Health misinformation isn’t new, but it became more widespread during the COVID-19 pandemic.
A new poll out this week shows many Americans are still unsure about what to believe.
KFF, formerly the Kaiser Family Foundation, asked two thousand adults about 10 false health claims.
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One inaccurate statement was “More people died from COVID-19 vaccines than have died from the COVID-19 virus.”
It shows 47 percent of people labeled this as definitely false, but about 20 percent believed this claim was definitely or probably true.
“I think that in the post-COVID world, it’s probably one of the most troubling issues we’re going to face in the long term,” said Dr. Daniel Salmon, Johns Hopkins Bloomberg School of Public Health. “Because if people aren’t able or willing to accept the science when it’s compelling, then what are we based it on?”
Another false claim was that “COVID-19 vaccines have caused thousands of sudden deaths in otherwise healthy people.” The survey shows about 31 percent of adults said this was definitely false. While another third, roughly 34 percent, thought it was definitely or probably true.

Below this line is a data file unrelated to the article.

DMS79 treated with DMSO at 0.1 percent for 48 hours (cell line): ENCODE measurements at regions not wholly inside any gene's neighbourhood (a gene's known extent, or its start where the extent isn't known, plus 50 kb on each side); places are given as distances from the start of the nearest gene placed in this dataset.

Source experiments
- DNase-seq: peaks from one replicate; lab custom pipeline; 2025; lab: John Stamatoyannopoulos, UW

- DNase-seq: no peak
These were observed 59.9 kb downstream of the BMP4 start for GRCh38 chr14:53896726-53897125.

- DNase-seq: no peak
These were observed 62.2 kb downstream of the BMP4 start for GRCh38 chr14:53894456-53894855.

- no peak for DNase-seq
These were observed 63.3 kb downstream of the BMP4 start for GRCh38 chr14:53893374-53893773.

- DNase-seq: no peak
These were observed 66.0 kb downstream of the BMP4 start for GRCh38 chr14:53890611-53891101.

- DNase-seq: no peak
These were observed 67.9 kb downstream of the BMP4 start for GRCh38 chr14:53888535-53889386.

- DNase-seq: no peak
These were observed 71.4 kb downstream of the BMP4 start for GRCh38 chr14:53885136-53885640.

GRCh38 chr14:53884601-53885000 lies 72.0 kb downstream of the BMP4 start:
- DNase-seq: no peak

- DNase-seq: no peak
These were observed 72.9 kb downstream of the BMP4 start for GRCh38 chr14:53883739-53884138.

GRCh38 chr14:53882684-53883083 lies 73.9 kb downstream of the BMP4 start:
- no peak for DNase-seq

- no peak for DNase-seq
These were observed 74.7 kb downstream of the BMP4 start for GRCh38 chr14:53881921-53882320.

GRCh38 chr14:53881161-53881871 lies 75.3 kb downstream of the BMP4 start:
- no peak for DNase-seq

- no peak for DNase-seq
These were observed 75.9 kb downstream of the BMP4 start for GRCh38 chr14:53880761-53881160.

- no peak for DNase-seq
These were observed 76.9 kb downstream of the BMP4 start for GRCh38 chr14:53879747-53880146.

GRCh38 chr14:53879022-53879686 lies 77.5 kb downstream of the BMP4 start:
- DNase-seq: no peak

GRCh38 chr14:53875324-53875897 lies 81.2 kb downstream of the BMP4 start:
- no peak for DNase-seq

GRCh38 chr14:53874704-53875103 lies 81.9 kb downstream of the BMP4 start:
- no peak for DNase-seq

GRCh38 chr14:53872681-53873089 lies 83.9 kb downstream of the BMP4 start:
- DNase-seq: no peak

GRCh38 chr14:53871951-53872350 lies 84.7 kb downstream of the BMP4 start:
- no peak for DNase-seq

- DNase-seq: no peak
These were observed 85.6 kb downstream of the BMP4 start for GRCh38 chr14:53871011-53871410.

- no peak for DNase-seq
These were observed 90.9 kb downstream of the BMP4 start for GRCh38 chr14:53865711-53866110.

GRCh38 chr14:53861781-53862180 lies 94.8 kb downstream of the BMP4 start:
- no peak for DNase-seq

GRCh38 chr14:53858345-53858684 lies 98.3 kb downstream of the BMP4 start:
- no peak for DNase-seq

“I think it raises all sorts of issues for vaccine programs for public health more broadly, potentially other government-supported programs,” said Dr. Salmon.
Overall researchers say very few people believed every inaccurate claim.
“Most people are kind of uncertain. They either say, I think that’s probably true, or it’s probably false. But we found that the majority of people were having trouble discerning the truth around some of these claims,” said Liz Hamel, vice president and director of public opinion and survey research at KFF.
When it comes to the source of health information, the findings show most people trust their own doctor’s recommendations. But a quarter of adults say they rely on social media for health advice.
“We do have some evidence that an overreliance on social media as a source of information about health can be detrimental in terms of people’s ability, to discern fact from fiction,” said Hamel.
Hamel believes it’ll take a multiple-faceted approached to combat medical misinformation.
“When they see friends and family posting things that they know to be false, or that they think might be false on social media, investigating those claims with fact-based sources and helping point out when things are not true, is one way that individuals can help,” she said.
The survey also participants about false reproductive health claims. It shows about a third of adults believed this false statement that “using birth control like the pill or IUDs makes it harder for most women to get pregnant after they stop using them.”